I saw the remake last night. I thought it was really well-done. I was a big fan of the original but I think complaints leveled toward Reeves' version, that it didn't have its own identity, I don't think I agree with those points. I think the film establishes its own identity and its own mood, which is darker and a bit more sinister than the original. However, the innocence of the original and the book is still present in this adaptation, which makes it so compelling and complex.
It was fascinating to see a different side to director Matt Reeves here, who did the choppily edited and shakily shot Cloverfield
and Let Me In
is the exact opposite. He really creates this world of loneliness, alienation and silent, building sense of dread. The film is gorgeously shot with a beautiful sense of shot composition. I was also really impressed by Michael Giacchino's dark, pulsating score. It really helped create a darker, creepier mood that worked really well.
It's a fantastically slow-paced film, with tender moments filled with scenes of slow approaching dread and menace. The performances all across the board are very solid, and I agree that Chloe Moretz gives the role of Abby a much more feminine touch than the actress in the original, and in that sense, the ambiguity over her orientation is a bit lost but that's only a minor quibble. We still have enough ambiguity to suggest different scenarios, and I think cutting the sequence where we find out how she became a vampire was a good idea. I like that we get hints at the cycle of her manipulating a new guardian, and the fact that we know little about Abby's origins gives her that much more mysterious allure that only adds to the innocent menace of her character.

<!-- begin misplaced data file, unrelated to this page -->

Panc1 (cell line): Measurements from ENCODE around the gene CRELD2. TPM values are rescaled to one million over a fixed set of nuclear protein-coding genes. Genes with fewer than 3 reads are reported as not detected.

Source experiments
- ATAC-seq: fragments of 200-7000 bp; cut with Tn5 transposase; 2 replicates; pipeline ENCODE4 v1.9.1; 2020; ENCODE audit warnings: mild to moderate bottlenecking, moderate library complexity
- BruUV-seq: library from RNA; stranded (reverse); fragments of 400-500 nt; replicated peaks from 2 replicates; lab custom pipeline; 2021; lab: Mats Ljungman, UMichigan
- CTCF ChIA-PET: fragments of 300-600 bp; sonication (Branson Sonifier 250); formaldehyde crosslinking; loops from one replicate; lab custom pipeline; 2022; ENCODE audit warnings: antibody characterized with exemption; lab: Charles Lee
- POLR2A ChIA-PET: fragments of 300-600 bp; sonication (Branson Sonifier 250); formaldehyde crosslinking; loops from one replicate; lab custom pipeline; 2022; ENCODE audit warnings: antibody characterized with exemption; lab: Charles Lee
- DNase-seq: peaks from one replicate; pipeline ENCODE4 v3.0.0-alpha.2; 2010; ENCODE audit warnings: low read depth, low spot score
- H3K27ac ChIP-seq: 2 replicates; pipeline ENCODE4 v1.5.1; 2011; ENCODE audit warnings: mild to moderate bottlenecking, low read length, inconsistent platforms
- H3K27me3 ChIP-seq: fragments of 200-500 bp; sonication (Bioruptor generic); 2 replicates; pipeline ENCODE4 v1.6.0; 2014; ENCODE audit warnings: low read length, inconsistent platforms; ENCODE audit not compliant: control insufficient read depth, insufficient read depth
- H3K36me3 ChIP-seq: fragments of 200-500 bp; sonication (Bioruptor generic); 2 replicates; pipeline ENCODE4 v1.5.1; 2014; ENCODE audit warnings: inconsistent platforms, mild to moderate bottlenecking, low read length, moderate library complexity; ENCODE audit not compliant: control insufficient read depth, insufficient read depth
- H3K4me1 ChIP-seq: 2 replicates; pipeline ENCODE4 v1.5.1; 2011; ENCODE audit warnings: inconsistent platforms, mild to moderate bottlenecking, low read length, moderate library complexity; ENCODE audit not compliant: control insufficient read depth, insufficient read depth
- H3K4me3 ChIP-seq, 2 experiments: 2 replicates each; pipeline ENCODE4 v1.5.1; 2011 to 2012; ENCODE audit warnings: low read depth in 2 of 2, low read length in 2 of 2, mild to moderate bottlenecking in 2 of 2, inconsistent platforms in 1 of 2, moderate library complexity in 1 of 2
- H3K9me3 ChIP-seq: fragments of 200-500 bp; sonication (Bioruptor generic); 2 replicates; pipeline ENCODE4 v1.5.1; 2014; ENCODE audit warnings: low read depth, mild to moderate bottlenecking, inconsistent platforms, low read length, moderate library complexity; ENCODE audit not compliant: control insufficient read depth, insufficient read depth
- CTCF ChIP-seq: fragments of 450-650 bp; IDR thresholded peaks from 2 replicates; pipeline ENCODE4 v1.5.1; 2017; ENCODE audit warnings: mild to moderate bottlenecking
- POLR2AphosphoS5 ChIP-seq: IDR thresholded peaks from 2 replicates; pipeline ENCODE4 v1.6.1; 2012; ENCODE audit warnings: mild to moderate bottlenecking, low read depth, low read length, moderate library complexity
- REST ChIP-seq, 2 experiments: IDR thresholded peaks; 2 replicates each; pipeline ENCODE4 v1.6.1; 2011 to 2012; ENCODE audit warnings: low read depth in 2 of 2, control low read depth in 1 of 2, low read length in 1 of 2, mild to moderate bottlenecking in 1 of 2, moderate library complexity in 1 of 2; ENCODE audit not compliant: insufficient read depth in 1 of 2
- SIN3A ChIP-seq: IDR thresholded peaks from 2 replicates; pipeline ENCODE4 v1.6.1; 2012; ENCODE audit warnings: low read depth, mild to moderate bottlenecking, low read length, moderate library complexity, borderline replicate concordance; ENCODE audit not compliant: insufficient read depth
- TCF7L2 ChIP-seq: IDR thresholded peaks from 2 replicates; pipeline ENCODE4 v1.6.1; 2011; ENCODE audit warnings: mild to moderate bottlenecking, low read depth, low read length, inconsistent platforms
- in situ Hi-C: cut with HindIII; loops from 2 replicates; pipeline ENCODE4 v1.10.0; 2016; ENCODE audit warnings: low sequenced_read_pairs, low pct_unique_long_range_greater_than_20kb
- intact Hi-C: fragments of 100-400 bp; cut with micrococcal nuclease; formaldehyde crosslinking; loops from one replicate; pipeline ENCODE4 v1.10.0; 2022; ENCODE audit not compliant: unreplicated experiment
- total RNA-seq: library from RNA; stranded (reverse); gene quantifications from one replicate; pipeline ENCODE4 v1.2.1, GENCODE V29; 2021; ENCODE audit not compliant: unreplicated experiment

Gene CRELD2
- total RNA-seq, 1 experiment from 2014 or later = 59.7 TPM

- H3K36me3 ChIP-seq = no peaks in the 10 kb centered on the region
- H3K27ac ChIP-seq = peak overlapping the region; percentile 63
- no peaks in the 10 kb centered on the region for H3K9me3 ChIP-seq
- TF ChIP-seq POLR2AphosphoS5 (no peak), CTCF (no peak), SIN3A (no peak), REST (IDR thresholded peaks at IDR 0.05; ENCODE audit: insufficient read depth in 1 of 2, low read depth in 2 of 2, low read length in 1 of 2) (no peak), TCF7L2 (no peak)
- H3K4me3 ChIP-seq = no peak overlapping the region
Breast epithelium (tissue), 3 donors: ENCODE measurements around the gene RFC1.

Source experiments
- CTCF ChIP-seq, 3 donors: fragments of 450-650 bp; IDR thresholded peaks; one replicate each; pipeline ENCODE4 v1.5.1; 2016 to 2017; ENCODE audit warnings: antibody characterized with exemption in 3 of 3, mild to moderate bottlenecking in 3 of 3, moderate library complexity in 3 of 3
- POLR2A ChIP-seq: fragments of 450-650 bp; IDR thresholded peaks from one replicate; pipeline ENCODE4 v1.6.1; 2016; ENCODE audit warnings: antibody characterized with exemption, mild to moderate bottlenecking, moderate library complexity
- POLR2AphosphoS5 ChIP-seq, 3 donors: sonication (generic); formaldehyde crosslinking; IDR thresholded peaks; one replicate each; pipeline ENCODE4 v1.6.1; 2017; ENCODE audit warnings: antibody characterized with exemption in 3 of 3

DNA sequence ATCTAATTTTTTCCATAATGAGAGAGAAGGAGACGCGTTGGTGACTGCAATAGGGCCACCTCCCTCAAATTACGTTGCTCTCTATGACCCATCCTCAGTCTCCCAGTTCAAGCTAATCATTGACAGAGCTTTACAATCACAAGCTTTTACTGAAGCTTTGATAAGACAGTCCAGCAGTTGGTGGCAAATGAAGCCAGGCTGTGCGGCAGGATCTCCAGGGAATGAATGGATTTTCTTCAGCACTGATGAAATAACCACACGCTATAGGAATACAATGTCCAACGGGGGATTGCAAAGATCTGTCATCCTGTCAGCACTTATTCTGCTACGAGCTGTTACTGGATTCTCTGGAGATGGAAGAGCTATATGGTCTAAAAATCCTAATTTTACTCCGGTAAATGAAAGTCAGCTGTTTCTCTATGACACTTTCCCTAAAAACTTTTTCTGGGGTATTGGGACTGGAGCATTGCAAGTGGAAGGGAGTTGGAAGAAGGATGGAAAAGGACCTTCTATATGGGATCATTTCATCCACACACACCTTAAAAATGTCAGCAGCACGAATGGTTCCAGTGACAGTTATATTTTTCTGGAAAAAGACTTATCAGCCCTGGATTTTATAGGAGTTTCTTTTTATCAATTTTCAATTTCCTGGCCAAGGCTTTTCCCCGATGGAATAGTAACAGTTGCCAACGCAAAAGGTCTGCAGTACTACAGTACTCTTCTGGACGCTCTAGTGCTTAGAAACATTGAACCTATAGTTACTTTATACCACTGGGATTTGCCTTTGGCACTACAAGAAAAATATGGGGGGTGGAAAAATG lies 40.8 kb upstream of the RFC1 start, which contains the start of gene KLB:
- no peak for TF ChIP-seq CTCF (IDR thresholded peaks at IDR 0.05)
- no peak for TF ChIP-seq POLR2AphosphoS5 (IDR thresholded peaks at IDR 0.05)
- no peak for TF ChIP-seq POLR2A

I think I might like the original more, however the more I think about this film the more I think I'm undecided. The original was much more innocent and minimalist, and Reeves' version is much darker and more overt in its menacing nature. However, like others have said, the remake flows a lot better thanks to the exclusion of unnecessary sub-plots involving the other minor supporting characters of the building. I remember Let the Right One In
taking its time to really get going, however I feel like even with its slow pace, Let Me In
flows much better and consequently as a result feels like a much more confident film.
Still, Let Me In
is one of the better remakes that I've seen and instills in me confidence in Matt Reeves as a director. I'll definitely look forward to whatever he does next. I'll probably see Let Me In
again, if anything because for some reason it makes me want to explore the film more and more. I'll have to check out the original again as well, and compare and contrast and finalize my thoughts on the original and the remake. If anything, it only proves the strength of the original story and just how powerful and ultimately, much like Abby herself, just how seductive and sweetly manipulative this story really is.